An overview of the craze for consumption that has overtaken American parents.
I would’ve read Parenting, Inc even if I didn’t have a baby, because I find spenders (and hoarders, too) to be endlessly fascinating. I’ve also been interested in child development since I was in high school, and of course as a new mother I was really curious to see what Pamela Paul discovered about the baby industry.
Surprise, surprise–people will say anything to make money! And parents are more than willing to spend it. We are opting out of a lot of this insanity by consciously choosing to be as thrifty, frugal, and natural as possible, mainly because we really want for me to be able to stay at home and homeschool Superfast Baby. However, I will admit that I have an abundance of baby carriers, including a Vatanai Teesta, as well as some Muttaqin Baby diapers, so I am not immune to the lure of the luxury baby item.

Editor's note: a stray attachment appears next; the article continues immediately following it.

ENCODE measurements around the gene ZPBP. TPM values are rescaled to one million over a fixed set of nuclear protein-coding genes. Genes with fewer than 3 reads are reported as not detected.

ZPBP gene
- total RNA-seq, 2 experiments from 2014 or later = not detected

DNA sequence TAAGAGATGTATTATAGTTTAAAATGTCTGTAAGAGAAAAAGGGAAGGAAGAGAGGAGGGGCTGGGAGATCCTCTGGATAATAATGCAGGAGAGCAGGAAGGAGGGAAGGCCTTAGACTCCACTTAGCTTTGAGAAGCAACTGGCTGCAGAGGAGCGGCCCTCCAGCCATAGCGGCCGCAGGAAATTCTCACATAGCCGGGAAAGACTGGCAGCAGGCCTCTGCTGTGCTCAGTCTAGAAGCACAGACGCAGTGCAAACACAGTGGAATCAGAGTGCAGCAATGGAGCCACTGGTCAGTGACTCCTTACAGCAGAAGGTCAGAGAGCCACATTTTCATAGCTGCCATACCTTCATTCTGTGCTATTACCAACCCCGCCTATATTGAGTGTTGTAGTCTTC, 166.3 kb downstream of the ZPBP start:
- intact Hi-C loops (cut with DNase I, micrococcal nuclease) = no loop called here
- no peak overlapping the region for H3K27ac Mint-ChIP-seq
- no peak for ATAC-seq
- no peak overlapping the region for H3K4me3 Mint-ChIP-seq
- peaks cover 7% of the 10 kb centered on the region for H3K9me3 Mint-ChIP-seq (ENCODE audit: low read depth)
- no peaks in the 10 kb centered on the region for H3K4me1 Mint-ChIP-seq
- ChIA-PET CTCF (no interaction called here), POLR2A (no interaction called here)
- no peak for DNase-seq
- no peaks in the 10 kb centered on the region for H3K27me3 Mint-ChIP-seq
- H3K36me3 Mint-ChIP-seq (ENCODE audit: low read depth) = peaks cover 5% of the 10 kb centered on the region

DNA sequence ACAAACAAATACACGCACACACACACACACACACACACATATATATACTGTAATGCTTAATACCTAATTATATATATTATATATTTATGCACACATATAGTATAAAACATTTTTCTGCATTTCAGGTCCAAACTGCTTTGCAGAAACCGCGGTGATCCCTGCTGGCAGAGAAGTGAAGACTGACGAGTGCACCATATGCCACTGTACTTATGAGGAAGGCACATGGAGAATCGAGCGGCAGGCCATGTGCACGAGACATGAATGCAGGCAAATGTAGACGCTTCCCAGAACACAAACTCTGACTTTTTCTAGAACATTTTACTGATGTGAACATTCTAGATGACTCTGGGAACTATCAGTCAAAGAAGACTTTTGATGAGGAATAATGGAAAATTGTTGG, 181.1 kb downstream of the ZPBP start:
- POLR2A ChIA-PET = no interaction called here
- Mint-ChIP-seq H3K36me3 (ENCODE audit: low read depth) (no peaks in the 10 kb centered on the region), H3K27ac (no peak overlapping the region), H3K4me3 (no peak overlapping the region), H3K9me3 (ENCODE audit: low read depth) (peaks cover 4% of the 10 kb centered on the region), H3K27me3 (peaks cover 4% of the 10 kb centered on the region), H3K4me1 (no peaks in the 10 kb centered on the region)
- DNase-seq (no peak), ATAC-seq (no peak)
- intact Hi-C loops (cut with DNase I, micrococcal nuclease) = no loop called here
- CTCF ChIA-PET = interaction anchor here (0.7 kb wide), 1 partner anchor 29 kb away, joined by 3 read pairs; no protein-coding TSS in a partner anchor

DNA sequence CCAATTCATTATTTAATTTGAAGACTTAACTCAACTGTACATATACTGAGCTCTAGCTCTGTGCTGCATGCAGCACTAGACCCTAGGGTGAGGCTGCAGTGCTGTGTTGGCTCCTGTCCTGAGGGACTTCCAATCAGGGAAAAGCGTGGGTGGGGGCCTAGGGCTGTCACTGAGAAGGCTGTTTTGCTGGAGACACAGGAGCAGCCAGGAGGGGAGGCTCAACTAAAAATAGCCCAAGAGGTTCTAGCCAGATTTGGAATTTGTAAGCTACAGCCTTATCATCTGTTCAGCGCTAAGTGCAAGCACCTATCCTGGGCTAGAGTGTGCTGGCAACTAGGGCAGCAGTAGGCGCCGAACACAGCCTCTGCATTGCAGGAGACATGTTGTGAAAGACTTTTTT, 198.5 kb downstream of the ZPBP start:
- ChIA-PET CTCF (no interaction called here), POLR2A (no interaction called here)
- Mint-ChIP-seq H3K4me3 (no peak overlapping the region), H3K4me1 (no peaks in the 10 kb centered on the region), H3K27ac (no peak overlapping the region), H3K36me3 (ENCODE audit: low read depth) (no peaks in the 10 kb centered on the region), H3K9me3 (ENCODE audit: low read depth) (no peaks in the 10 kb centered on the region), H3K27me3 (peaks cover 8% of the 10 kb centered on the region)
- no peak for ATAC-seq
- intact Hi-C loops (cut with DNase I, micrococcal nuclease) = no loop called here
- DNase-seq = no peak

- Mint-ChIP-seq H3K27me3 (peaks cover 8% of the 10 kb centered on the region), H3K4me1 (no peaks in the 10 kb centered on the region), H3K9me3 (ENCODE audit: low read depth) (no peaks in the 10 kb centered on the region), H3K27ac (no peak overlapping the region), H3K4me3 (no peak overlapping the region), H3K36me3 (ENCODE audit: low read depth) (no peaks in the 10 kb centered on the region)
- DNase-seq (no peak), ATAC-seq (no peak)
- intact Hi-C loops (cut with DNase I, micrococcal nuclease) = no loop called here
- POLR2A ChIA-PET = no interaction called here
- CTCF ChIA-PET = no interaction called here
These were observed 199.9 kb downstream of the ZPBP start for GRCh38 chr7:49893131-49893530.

I wish she had talked more about the way that formula is marketed, because this is the biggest racket in the parenting industry. Instead, she takes the usual potshots at La Leche League and implies that lactation consultants are in it for the money. But this is just a small nit to pick within a book that does a great job of dissecting the emperor’s new clothes.
I almost sold off the (unwatched) baby DVDs I got as a shower gift, but then found myself in an ethical quandary. If I get rid of them, it’s because I think they are not good for babies to watch, but if I sell them that means some other baby will be watching them. And if I throw them away, I’m adding plastic to a landfill. I decided to keep them for when she is older than two, because we don’t intend to be TV free and they don’t have commercials. Oh, it’s so hard to be the editor-in-chief of Modern Jackass Magazine!